Literal time travel, of course, as imagined by writers over more than a century, “does not exist. It cannot,” Gleick wrote. “There is no getting into the future except by waiting.”
He quotes Eric Frank Russell from 1941: “Your body moves always in the present, the dividing line between the past and the future, but your mind is more free. It can think and is in the present. It can remember and at once is in the past. It can imagine and at once is in the future, in its own choice of all the possible futures. Your mind can travel through time.”
Time travel as imagined by novelists, scientists and filmmakers certainly has existed since at least the 1890s when H.G. Wells wrote “The Time Machine.” His theory was that “time is the fourth dimension,” which Einstein confirmed. Human understanding of time has been changed by technology — clocks, watches, archaeology (the discovery of buried civilizations), railroads, automobiles, highways, superhighways, the telegraph, telephone, the radio, airplane and jet, camera, photograph, motion picture, microwave oven, Internet, ubiquitious mobile phones and instantanous video have all speeded up time.
“One of the ways the telegraph changed us as humans was it gave us a new sense of what time it is. It gave us an understanding of simultaneity. It gave us the ability to synchronize clocks from one place to another. It made it possible for the world to have standard time and time zones and then Daylight Savings Time and then after that jetlag. All of that is due to the telegraph because, before that, the time was whatever it was wherever you were,” Gleick said in an interview.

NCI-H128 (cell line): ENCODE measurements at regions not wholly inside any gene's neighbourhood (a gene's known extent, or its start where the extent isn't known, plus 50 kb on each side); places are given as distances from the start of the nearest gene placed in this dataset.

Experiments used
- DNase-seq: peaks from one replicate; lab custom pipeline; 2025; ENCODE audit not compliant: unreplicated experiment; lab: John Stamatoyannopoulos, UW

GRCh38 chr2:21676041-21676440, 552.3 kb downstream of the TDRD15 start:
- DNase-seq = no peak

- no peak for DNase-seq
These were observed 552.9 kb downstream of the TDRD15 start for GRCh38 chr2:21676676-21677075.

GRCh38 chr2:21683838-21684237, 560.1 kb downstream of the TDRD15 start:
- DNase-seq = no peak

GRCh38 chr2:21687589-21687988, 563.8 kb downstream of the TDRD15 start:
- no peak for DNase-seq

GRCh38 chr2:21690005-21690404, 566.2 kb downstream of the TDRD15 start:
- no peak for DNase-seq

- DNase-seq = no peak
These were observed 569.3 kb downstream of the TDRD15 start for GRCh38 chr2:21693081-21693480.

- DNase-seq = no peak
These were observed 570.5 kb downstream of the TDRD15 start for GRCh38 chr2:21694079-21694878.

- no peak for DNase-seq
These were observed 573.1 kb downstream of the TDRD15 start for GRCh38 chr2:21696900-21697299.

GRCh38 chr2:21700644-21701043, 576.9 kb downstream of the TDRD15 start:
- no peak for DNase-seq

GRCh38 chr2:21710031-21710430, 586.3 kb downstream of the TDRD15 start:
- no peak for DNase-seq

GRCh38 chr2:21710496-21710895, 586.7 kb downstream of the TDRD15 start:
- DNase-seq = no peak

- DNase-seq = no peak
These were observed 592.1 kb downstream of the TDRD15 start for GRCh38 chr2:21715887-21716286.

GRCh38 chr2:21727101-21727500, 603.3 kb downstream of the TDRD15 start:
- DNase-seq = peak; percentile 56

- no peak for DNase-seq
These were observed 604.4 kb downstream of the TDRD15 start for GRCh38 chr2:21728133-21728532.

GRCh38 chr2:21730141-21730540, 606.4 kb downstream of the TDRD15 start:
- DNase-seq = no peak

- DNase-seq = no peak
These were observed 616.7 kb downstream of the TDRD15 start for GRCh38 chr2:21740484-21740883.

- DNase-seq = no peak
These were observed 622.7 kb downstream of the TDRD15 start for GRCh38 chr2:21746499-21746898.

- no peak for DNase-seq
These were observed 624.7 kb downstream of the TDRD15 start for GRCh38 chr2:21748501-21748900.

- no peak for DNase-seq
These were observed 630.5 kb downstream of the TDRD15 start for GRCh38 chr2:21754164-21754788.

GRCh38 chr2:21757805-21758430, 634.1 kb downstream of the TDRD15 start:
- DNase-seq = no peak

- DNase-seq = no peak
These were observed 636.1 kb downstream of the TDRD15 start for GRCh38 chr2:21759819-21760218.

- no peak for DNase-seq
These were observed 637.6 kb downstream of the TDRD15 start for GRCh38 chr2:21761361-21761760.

Youtube.com seems to make entertainers and leaders of the past almost immortal with a mere click. Mass online learning which is revolutionizing education speeds up time even more. If you’re a fast learner, there’s no more waiting for others to catch up. You can zoom ahead at your own pace. There’s no telling how virtual reality will change our perceptions of time.
“Why do we need time travel, when we already travel through space so far and fast?” Gleick asked, then answered. “For history. For mystery. For nostalgia. For hope. To examine our potential and explore our memories. To counter regret for the life we lived, the only life, one dimension, beginning to end.”
Gleick then asked another question of readers: ““If you could take one ride in a time machine, which way would you go? The future or the past? Sally forth or turn back?…Do you prefer the costumed pageant of history or the techno-marvels to come? It seems there are two kinds of people. Both camps have their optimists as well as their pessimists. Disease is a worry. Time traveling while black or female poses special hazards. Then again, some people see ways to make money at lotteries, stock markets, and racetracks. Some just want to relive past loves. Many back travelers are driven by regret—mistakes made, opportunities lost.”